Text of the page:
Similarly, if you let your hair down on nights out, make sure you remain respectful of others. You might be talking to one of your future patients!

Laith Evans, Norwich Medical School

Find your routine

Naturally, it's important to work hard, but this doesn't mean that you have to burn yourself out. Make sure to schedule part of your day for studying, but also factor in some time for yourself. Physically drawing up a calendar or keeping a weekly to-do list can help with this.

There's a lot to cover at medical school, so use your first year to find out how and when you work best.

Sara Beqiri, UCL

Switch it up

Some parts of the curriculum are not easy to get your head around the first time. If anatomy lectures are frying your brain, find some 3D models. Renal physiology getting you down? Grab a friend and map it out on a whiteboard. You might feel as though you need to have recorded everything immediately, whether from a textbook or a lecture, but don't worry - you'll usually cover it again.

It's worth taking the time to try learning in different ways: as a group, out loud, teaching someone, mind maps, flashcards or online quizzes.

Declan Leahy, Newcastle University

Imposter's syndrome

At first, I really struggled to believe that my own hard work had earned me my place at medical school.

Even though I felt like an outsider, I soon realised that most of us had similar thoughts, which became something we bonded over in our first few weeks. Instead of focusing on why we felt we shouldn't be there, we shifted to focus on how to make the most of such an amazing opportunity.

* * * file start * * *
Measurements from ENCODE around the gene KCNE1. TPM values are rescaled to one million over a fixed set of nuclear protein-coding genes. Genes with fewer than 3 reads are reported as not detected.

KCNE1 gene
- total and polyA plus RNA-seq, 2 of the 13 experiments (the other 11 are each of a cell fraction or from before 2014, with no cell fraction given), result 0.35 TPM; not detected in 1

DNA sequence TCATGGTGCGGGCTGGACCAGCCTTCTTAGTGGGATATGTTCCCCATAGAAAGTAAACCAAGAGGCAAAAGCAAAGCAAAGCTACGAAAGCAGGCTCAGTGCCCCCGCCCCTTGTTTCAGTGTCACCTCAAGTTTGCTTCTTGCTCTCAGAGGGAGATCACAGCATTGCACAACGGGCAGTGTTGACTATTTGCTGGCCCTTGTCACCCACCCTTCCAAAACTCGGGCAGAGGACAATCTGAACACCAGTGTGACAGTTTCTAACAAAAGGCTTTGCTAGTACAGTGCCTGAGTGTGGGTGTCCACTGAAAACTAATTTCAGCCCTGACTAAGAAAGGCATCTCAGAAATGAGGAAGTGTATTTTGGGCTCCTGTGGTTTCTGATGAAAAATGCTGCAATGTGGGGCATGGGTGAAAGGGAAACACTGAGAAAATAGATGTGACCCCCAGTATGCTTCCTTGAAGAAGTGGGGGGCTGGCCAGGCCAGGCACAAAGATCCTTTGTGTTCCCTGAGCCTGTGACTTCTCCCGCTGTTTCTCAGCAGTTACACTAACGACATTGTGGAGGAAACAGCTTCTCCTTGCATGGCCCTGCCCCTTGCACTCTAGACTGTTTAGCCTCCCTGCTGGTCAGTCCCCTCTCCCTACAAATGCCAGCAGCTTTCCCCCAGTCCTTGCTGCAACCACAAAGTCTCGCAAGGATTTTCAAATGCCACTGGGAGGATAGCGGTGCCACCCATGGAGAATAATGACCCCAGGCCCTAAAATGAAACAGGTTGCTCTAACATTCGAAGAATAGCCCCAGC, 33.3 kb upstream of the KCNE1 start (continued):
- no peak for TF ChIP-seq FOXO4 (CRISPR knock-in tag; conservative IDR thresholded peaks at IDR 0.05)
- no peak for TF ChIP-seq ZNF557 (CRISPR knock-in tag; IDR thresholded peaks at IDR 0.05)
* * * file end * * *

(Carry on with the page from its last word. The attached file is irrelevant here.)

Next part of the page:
Lucy Richman, University of Cambridge

You've got this!

Try not to become overwhelmed when you enter medical school. The transition from school to university can be a challenging one and it takes each of us a different amount of time to adjust. If you're struggling, don't be afraid to ask for help. Your peers in later years will be more than happy to share their experiences with you.

Remember: everyone started where you are now. Enjoy medical school - it will be an experience you will cherish for the rest of your life. You've got this!

Saad Khan, University of Birmingham

Sources of support

From time to time, you may need extra help or advice. Here are some other sources of support that you may find useful.

The British Medical Association (BMA)

The BMA has lots of information, advice and support available to help you through medical school. They also offer a free, confidential wellbeing support service for all medical students and doctors.


Nightline is a confidential support service run by students at universities across the UK.


Samaritans provide confidential emotional support 24 hours a day.

NHS Choices

NHS Choices has a range of information about student health, covering issues like stress and mental health, nutrition and sexual health. Most of the advice is useful wherever you are studying in the UK, but some sections are specific to England.